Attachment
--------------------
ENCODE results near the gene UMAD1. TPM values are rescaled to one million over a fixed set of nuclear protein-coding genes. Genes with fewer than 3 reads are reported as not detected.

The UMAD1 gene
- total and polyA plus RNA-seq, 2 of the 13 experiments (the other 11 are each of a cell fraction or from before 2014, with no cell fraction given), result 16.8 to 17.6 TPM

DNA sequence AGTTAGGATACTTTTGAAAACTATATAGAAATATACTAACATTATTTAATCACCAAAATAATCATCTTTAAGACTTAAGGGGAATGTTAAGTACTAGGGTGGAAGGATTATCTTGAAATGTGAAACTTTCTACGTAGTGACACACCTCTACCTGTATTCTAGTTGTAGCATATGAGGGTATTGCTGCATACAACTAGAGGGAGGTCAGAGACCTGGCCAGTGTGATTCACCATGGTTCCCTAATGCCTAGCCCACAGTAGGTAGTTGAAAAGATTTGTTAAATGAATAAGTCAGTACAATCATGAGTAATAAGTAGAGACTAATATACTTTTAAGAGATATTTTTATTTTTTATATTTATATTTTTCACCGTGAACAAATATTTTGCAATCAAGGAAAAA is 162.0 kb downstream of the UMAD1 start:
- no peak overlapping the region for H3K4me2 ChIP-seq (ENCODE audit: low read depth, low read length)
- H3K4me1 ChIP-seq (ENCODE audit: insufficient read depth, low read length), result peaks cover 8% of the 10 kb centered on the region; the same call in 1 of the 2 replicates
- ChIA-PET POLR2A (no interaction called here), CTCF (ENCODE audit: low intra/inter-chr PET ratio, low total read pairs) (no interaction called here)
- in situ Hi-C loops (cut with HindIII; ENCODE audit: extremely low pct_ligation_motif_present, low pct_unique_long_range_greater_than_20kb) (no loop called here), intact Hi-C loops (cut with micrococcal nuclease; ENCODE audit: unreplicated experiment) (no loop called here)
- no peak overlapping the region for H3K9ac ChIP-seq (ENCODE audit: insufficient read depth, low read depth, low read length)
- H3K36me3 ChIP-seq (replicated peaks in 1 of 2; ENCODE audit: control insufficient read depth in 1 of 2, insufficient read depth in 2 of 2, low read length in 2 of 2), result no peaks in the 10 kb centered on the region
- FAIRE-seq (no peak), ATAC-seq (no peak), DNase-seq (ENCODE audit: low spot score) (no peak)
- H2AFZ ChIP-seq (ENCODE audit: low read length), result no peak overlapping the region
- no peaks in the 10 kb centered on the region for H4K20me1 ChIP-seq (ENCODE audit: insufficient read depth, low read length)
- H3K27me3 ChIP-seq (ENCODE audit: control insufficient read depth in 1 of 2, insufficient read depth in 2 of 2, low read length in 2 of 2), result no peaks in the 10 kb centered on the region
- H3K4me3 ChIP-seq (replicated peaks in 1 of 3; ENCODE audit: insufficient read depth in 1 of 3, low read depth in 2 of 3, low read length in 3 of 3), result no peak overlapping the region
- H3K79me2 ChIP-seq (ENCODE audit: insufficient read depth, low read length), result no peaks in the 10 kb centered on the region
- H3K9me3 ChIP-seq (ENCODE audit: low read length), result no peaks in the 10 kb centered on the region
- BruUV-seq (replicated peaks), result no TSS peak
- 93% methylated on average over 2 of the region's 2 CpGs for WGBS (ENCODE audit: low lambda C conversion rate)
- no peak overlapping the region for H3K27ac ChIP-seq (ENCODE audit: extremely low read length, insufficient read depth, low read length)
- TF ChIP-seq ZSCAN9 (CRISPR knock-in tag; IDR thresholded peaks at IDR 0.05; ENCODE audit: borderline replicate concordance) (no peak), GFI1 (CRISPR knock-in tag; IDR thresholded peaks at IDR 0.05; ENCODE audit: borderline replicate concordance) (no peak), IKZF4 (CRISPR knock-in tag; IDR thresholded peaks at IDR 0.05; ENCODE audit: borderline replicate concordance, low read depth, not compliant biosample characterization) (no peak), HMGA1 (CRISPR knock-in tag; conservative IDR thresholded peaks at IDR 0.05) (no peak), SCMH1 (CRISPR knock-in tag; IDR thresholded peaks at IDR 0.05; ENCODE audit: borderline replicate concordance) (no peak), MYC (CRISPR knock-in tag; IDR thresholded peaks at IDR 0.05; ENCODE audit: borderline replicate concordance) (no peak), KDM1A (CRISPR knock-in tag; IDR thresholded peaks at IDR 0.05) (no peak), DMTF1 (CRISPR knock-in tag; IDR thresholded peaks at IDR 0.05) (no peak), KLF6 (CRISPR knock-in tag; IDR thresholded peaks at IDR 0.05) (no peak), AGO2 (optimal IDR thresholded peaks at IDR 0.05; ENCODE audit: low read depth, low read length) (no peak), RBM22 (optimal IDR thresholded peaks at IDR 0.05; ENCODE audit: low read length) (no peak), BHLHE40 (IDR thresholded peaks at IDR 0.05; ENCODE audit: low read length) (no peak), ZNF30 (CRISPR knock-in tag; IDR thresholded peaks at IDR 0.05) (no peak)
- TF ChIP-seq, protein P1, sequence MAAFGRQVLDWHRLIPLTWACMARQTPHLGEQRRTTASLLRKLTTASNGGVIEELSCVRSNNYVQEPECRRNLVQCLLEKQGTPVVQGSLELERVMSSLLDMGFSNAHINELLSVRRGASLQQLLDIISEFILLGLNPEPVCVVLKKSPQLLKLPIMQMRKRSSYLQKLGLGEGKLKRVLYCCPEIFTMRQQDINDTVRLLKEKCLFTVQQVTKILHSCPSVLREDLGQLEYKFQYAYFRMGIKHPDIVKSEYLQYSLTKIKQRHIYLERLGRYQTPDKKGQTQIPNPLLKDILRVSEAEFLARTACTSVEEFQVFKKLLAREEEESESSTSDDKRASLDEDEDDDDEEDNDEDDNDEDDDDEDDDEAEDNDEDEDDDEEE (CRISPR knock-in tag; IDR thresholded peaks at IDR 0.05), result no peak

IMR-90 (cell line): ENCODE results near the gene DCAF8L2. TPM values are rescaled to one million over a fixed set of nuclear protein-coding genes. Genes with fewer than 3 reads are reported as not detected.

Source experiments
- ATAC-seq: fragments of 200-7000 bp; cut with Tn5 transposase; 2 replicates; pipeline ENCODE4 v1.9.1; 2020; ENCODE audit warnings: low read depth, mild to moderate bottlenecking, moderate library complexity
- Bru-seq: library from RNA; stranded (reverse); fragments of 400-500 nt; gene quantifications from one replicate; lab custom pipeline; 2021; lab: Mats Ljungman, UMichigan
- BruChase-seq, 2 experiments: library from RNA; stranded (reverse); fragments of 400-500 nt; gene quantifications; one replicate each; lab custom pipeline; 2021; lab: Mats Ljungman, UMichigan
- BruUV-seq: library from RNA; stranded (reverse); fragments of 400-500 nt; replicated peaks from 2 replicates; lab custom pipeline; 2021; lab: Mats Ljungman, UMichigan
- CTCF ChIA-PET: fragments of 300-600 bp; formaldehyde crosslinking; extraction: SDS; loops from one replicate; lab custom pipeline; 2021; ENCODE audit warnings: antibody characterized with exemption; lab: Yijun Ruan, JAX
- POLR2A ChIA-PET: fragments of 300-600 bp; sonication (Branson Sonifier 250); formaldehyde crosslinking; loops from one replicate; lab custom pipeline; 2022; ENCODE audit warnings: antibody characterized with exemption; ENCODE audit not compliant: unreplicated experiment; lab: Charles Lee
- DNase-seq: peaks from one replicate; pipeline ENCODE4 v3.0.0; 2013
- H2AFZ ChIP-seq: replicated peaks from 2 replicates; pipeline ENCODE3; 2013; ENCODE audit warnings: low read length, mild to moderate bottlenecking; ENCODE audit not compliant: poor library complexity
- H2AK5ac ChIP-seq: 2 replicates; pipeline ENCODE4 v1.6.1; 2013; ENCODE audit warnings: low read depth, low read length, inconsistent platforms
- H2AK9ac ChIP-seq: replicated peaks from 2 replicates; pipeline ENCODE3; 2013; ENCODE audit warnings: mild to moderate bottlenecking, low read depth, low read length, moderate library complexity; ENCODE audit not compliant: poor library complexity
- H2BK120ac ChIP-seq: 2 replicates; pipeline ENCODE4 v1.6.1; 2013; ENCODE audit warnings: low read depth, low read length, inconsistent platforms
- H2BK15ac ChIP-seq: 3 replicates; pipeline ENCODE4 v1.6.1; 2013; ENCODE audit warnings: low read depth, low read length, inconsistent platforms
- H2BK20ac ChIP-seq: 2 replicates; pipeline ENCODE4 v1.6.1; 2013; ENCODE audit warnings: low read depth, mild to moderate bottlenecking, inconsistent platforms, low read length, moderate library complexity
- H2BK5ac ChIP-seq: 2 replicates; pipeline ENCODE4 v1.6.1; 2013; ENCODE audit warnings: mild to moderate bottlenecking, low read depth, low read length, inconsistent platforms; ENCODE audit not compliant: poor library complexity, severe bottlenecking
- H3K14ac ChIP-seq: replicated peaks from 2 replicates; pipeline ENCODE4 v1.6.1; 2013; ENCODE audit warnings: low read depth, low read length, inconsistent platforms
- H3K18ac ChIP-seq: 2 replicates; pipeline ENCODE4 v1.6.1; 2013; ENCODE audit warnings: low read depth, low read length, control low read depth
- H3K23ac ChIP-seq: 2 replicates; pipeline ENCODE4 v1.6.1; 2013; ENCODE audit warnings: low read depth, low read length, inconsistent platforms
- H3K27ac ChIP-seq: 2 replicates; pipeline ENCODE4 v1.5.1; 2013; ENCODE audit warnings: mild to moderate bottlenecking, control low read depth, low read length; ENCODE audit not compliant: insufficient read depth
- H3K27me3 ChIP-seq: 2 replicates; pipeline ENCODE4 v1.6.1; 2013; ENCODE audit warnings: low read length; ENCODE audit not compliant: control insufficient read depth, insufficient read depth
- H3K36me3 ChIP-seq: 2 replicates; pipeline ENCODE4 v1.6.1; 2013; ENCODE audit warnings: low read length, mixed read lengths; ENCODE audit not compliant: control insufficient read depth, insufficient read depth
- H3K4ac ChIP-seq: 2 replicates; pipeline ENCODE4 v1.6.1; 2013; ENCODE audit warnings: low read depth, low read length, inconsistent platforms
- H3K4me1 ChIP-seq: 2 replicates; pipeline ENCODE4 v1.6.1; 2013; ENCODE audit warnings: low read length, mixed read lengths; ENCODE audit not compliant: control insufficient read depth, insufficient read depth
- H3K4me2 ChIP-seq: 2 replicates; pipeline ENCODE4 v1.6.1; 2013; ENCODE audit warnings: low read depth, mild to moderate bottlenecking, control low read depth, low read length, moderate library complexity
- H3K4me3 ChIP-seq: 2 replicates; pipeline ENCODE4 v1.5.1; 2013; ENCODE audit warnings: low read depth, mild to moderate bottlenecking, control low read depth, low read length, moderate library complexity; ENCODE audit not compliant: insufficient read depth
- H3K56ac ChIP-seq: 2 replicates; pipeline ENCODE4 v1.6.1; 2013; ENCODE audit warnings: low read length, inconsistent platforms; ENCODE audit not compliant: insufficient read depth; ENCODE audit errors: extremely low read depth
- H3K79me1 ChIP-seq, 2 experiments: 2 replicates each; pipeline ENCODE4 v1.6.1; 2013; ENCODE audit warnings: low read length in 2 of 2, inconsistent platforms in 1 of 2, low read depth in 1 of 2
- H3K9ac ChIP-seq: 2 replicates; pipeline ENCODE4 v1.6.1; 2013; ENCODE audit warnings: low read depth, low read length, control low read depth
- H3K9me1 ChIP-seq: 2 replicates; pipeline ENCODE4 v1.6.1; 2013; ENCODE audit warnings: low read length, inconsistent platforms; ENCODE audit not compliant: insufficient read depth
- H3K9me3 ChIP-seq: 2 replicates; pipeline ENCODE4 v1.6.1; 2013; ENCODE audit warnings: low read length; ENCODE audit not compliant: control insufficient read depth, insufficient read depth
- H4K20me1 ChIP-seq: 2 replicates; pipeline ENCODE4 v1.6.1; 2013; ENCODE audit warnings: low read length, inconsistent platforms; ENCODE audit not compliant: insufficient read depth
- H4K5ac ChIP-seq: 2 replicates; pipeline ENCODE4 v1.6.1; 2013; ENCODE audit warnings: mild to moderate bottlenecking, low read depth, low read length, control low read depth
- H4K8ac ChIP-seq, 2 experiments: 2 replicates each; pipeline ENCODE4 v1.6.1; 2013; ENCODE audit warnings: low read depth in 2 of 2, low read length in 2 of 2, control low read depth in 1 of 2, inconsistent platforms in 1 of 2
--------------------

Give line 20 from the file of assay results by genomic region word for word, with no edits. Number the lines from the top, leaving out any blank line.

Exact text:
- no peak overlapping the region for H3K27ac ChIP-seq (ENCODE audit: extremely low read length, insufficient read depth, low read length)